Practically every point on this list can be applied to the Gimli flight. The aircraft and flight procedures both had redundancies, several failures added together caused the incident, the airplane was actually flying with part of its systems disabled, the crew that originally found a system failure was replaced before the failure was completely repaired, the initial catastrophe (out of fuel) was exaggerated by the new style of computer-display "glass cockpit" (no instruments!), the after-accident analysis blamed both the flight crew and the Air Canada management, the pilot partly blamed for the error in fact was the final defender against ultimate catastrophe, hindsight had everybody reviewing the previously "unthinkable" idea that a jumbo jet could find itself with complete engine failure at altitude, and so on.
It is very important to realize that hindsight often makes the failure seem obvious when it wasn't at the time. But it is also the case that often the failure WAS obvious, or at least quite predictable by those with sufficient understanding. Often the failure actually was predicted beforehand. Sometimes when those predictions are ignored it was because a reasonable risk was entered into by someone well informed. Other times the warnings were just ignored by those who didn't know enough to make an informed decision. There are even times when people do things they know they shouldn't do. Not because of a rational risk balancing, but just purely irrationally or because of too much regard for short term consequences.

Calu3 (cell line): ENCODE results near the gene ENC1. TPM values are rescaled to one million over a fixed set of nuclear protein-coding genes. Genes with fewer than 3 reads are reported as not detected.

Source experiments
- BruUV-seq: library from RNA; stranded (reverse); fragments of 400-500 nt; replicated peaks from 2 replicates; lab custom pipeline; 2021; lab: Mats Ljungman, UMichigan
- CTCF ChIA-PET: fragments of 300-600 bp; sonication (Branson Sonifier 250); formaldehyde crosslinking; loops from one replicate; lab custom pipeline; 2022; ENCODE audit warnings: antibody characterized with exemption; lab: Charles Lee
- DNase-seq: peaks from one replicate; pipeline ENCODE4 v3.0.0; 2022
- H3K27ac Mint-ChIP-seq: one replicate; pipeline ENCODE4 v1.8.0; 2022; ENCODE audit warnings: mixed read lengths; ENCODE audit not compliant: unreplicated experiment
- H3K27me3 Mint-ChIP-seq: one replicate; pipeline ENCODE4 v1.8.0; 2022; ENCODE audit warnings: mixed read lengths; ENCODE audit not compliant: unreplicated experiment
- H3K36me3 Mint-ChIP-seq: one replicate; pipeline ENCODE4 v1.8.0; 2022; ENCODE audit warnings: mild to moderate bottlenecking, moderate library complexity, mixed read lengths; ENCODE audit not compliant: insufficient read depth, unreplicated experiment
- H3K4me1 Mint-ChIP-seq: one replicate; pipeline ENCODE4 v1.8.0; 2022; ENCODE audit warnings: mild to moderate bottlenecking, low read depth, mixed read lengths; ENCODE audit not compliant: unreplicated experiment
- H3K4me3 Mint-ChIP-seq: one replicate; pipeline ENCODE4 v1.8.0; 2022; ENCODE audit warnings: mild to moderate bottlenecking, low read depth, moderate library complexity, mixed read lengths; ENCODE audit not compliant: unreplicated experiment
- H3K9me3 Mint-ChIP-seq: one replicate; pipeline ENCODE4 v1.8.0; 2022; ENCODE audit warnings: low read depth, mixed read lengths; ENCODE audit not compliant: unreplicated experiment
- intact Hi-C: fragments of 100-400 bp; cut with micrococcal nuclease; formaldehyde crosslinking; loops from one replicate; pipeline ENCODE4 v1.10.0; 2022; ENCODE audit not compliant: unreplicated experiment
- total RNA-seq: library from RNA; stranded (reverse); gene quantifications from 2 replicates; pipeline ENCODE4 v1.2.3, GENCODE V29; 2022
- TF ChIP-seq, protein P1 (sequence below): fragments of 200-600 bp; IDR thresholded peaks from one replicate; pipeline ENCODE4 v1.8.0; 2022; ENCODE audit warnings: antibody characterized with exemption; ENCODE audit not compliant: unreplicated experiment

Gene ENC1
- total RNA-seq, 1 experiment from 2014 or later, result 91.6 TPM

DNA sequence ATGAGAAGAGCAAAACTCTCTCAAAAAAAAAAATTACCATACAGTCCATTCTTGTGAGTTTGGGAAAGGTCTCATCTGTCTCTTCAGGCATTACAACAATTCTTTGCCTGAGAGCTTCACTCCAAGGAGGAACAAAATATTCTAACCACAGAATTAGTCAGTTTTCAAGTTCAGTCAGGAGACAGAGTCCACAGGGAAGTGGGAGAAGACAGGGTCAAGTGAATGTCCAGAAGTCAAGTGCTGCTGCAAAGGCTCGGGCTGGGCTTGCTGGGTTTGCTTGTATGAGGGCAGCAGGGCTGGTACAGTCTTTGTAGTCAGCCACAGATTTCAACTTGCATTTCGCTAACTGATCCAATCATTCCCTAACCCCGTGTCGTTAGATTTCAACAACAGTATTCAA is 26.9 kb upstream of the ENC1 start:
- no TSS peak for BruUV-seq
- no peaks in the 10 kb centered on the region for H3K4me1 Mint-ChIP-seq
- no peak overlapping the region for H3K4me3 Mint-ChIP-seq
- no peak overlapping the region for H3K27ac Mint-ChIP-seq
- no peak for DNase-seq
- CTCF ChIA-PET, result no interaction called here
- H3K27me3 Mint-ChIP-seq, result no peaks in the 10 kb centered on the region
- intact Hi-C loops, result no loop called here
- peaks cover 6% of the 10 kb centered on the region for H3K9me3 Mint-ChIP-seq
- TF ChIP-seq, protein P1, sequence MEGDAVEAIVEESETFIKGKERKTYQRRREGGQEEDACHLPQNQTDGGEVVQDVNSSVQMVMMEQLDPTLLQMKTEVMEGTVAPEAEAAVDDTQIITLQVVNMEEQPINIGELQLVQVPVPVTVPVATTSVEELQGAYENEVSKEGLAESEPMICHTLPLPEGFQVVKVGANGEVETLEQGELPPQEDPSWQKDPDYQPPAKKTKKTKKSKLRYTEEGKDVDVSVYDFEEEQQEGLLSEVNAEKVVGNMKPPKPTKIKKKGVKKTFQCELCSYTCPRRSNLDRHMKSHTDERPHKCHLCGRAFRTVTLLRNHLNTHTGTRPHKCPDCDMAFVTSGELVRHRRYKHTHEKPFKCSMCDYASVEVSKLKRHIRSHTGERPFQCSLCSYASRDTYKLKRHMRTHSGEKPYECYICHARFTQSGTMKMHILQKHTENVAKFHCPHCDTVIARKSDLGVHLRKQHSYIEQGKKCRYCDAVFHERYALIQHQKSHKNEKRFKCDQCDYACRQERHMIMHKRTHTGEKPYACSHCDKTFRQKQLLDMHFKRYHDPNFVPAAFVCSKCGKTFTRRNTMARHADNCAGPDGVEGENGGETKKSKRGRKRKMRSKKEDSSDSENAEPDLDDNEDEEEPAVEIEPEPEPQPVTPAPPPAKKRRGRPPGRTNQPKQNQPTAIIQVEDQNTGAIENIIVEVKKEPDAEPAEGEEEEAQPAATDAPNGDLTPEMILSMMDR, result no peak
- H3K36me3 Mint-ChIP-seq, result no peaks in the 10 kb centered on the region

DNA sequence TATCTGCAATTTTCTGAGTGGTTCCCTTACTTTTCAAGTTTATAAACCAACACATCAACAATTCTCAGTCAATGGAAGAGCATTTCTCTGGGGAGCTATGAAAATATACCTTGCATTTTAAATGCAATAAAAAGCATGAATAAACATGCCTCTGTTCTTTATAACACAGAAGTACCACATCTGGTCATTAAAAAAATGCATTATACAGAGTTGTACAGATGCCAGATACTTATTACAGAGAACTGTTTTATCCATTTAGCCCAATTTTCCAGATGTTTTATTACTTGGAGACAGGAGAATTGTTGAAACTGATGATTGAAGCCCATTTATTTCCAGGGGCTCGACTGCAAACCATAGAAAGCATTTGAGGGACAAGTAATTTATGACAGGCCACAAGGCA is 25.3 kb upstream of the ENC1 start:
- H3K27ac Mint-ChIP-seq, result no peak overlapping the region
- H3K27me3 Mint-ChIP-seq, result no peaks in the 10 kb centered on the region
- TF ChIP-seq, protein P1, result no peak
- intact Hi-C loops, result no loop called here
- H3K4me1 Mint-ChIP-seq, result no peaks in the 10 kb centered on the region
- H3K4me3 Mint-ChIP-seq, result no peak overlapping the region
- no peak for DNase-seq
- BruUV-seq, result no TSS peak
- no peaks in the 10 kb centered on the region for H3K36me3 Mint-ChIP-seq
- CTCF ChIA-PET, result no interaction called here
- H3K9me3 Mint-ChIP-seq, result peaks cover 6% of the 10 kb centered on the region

This paper looks familiar. I think someone posted it in the comments section a few weeks ago..
All systems-- from the simple to the compless-- regardless of checks and balances to ensure the system is honest with itself, is STILL operated by human beings.
Humans are always in the loop somewhere-- input or output or in the middle somewhere-- and are the inescapable root cause of failure.
"There are two ways of constructing a software design: One way is to make it so simple that there are obviously no deficiencies, and the other way is to make it so complicated that there are no obvious deficiencies. The first method is far more difficult."
While I agree with this idea, it is interesting to consider the security cracks that are inherent in any minimalist system. These cracks are often due to the physical implementations rather then the functional specification. Obvious examples are Timing attacks and power analysis attacks (DPA).